VCs aren’t the enemy
13 September 2019
Denis Shafranik for Sifted
Many founders have what you could describe as a love-hate relationship with VCs. They may spend months pitching their ideas and persuading us to invest, but there is always a healthy dose of suspicion when it comes to bringing us on board.
One of our founders took close to a year to feel comfortable talking to us about issues in the business, while another is still very guarded, despite working with us on a weekly basis. Founders are protective of their ideas, equity and hard work; they often worry about our motives or see the relationship as purely transactional. But the danger is that this can lead to a ‘them and us’ situation, which is a recipe for disaster in the long run.
It’s important to remember that VCs aren’t the bad guys, and we are as committed to and invested in the business as anybody. Having us on board takes a bit of getting used to but invest in the relationship, and you’ll get a whole lot more back.
It hasn’t been the norm in British startup culture to discuss expectations and values upfront, but this is a big mistake that can lead to misunderstandings and friction in the future. You need to be on the same page in terms of the societal impact you want to make, growth ambitions and even how you want to exit, while also being honest about any concerns or misgivings you might have.
It is entirely legitimate to be concerned about a loss of operational control or of VCs meddling in things they don’t understand, which is why you should discuss where a VC can best add value. A couple of our founders — both repeat entrepreneurs — were very upfront about what we should and shouldn’t get involved in.
Take us on the journey
Good VCs can add a lot of value, bringing their vast networks to help with hiring, access to markets, business development opportunities and follow-on funding, as well as experience in dealing with issues. But to ensure we can help, we need to know what is going on.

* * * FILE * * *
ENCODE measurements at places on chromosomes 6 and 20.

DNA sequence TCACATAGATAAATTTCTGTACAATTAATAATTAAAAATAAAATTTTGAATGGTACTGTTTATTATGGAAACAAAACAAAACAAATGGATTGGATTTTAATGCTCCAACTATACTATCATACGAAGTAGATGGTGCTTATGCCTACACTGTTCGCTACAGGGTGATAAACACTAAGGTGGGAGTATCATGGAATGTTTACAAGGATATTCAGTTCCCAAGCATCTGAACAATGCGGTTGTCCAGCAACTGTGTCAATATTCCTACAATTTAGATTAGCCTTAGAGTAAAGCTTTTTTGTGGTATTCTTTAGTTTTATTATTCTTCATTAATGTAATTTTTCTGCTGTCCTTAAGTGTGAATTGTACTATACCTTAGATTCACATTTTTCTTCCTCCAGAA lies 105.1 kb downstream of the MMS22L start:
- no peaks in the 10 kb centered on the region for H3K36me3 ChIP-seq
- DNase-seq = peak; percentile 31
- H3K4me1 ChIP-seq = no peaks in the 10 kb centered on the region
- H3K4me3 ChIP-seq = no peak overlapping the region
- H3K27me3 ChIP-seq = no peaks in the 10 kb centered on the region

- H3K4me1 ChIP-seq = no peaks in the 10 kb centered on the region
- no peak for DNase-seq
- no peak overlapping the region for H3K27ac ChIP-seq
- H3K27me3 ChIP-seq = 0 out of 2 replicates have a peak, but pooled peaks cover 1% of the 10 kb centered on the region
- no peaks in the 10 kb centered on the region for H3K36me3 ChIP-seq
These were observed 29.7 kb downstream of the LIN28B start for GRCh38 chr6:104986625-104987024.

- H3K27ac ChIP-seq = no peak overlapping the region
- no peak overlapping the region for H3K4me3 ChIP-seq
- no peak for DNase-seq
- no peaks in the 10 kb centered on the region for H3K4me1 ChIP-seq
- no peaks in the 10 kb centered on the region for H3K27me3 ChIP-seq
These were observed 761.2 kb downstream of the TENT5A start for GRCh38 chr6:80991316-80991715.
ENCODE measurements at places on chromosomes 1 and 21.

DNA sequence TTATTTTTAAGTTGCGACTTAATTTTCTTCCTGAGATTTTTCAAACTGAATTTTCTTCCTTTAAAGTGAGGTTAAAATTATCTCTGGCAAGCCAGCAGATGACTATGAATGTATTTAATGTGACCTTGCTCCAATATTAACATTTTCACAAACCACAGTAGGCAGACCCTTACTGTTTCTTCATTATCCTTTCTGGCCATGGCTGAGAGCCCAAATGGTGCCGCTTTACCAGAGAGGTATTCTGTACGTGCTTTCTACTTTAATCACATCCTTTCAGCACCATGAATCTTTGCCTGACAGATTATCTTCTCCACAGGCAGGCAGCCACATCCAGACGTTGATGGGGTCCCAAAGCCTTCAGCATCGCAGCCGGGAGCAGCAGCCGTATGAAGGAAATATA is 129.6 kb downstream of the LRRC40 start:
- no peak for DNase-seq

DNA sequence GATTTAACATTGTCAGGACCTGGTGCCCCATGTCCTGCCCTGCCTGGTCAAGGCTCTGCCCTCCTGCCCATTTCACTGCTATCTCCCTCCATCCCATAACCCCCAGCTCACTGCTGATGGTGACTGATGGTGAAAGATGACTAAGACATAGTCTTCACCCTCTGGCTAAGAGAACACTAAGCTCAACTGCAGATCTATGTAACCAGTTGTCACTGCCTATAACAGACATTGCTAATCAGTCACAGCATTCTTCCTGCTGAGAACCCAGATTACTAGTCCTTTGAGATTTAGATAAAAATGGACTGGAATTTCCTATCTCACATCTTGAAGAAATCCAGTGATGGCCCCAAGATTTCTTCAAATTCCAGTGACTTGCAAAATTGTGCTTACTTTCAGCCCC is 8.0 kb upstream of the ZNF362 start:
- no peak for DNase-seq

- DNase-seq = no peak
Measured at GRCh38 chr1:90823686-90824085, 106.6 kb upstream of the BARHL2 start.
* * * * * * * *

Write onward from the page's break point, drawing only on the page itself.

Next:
The strongest founders are nearly always the strongest communicators, who are able to take their investors on a journey, tap into their networks and expertise and make sure everyone is on board for major decisions. When this ongoing communication is there, we can help with everything from bringing in key senior hires, to identifying mentors and opening up new markets. In a number of cases, we’ve even helped startups to escape bankruptcy.
Drop the ego
A lot of founders put up a façade and pretend they know everything, or keep potential issues or weaknesses under wraps, particularly post-investment. But if we are left feeling like junior partners and called upon only when the sh*t hits the fan, then we will not be as effective in helping the business.
We’ve come close to cutting our support for a business on two occasions because we were not treated as an equal partner. VCs understand that running a startup is a massive undertaking, and hugely unpredictable, and we definitely don’t expect founders to be superhuman or have all the answers. So be open about your concerns, weaknesses and don’t be afraid to say you don’t know, particularly as the business grows. Not all great founders make great CEOs, and that’s okay. But the best thing for the business is to know where the gaps are, so we can help plug them.
Disagree with us
That’s not to say we want to work with ‘yes’ men and women. While VCs want to offer advice and solutions, we also appreciate founders who stick to their guns. After all, that clarity of vision is one of the reasons we invested in you in the first place.
A two-way street
Of course, VCs have their part to play too and they often don’t help themselves by resorting to complex restructuring of their deals and relationships with founders. Some VCs make the mistake of putting themselves above the founders in the capital structure, charging fees for being available, or not being there during a business setback, which all create misalignment. And while some of it may be justified, the relationship has to be balanced if it is going to work.
VCs have to try not to be judgmental and make the effort to put themselves in the shoes of the founder — particularly when the going gets tough. We can never replace a cofounder role, but the best VCs strive to get as close to that as possible, in order to offer effective support.
Building startups can be messy and hiccups are inevitable. But remember we’re on the same team, so both sides have to try to avoid criticising and playing the blame game, as this seriously undermines the long-term relationship. We don’t have to be friends — although if that develops then great — but having mutual respect and openness is non-negotiable.